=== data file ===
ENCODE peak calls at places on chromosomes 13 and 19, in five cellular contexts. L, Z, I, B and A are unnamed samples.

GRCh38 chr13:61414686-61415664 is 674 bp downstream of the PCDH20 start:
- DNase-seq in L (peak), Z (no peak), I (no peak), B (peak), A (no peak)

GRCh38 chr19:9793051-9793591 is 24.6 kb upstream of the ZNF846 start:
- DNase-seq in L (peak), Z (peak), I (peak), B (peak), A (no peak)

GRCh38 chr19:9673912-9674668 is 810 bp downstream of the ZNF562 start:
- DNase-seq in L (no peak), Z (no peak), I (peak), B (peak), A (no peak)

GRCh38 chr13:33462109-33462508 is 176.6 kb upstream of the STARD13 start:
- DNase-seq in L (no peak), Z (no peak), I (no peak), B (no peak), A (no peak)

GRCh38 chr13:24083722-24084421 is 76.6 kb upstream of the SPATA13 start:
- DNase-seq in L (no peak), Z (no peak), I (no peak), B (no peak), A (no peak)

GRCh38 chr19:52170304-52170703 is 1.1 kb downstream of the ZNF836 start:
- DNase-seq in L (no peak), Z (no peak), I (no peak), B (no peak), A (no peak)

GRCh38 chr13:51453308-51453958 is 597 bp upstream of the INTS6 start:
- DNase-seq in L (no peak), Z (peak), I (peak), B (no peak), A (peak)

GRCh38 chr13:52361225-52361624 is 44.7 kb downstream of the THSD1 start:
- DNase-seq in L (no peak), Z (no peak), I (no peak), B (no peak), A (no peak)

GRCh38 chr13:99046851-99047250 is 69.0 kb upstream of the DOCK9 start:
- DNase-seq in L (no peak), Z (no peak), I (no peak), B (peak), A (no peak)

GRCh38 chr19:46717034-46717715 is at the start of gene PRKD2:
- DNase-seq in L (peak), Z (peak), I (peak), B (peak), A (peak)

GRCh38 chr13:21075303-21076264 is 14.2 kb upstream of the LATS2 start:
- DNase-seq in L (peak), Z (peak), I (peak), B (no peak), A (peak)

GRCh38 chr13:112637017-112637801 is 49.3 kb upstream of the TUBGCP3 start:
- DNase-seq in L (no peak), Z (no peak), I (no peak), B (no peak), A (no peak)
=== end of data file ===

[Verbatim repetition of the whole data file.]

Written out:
ENCODE peak calls at places on chromosomes 13 and 19, in five cellular contexts. L, Z, I, B and A are unnamed samples.

GRCh38 chr13:61414686-61415664 is 674 bp downstream of the PCDH20 start:
- DNase-seq in L (peak), Z (no peak), I (no peak), B (peak), A (no peak)

GRCh38 chr19:9793051-9793591 is 24.6 kb upstream of the ZNF846 start:
- DNase-seq in L (peak), Z (peak), I (peak), B (peak), A (no peak)

GRCh38 chr19:9673912-9674668 is 810 bp downstream of the ZNF562 start:
- DNase-seq in L (no peak), Z (no peak), I (peak), B (peak), A (no peak)

GRCh38 chr13:33462109-33462508 is 176.6 kb upstream of the STARD13 start:
- DNase-seq in L (no peak), Z (no peak), I (no peak), B (no peak), A (no peak)

GRCh38 chr13:24083722-24084421 is 76.6 kb upstream of the SPATA13 start:
- DNase-seq in L (no peak), Z (no peak), I (no peak), B (no peak), A (no peak)

GRCh38 chr19:52170304-52170703 is 1.1 kb downstream of the ZNF836 start:
- DNase-seq in L (no peak), Z (no peak), I (no peak), B (no peak), A (no peak)

GRCh38 chr13:51453308-51453958 is 597 bp upstream of the INTS6 start:
- DNase-seq in L (no peak), Z (peak), I (peak), B (no peak), A (peak)

GRCh38 chr13:52361225-52361624 is 44.7 kb downstream of the THSD1 start:
- DNase-seq in L (no peak), Z (no peak), I (no peak), B (no peak), A (no peak)

GRCh38 chr13:99046851-99047250 is 69.0 kb upstream of the DOCK9 start:
- DNase-seq in L (no peak), Z (no peak), I (no peak), B (peak), A (no peak)

GRCh38 chr19:46717034-46717715 is at the start of gene PRKD2:
- DNase-seq in L (peak), Z (peak), I (peak), B (peak), A (peak)

GRCh38 chr13:21075303-21076264 is 14.2 kb upstream of the LATS2 start:
- DNase-seq in L (peak), Z (peak), I (peak), B (no peak), A (peak)

GRCh38 chr13:112637017-112637801 is 49.3 kb upstream of the TUBGCP3 start:
- DNase-seq in L (no peak), Z (no peak), I (no peak), B (no peak), A (no peak)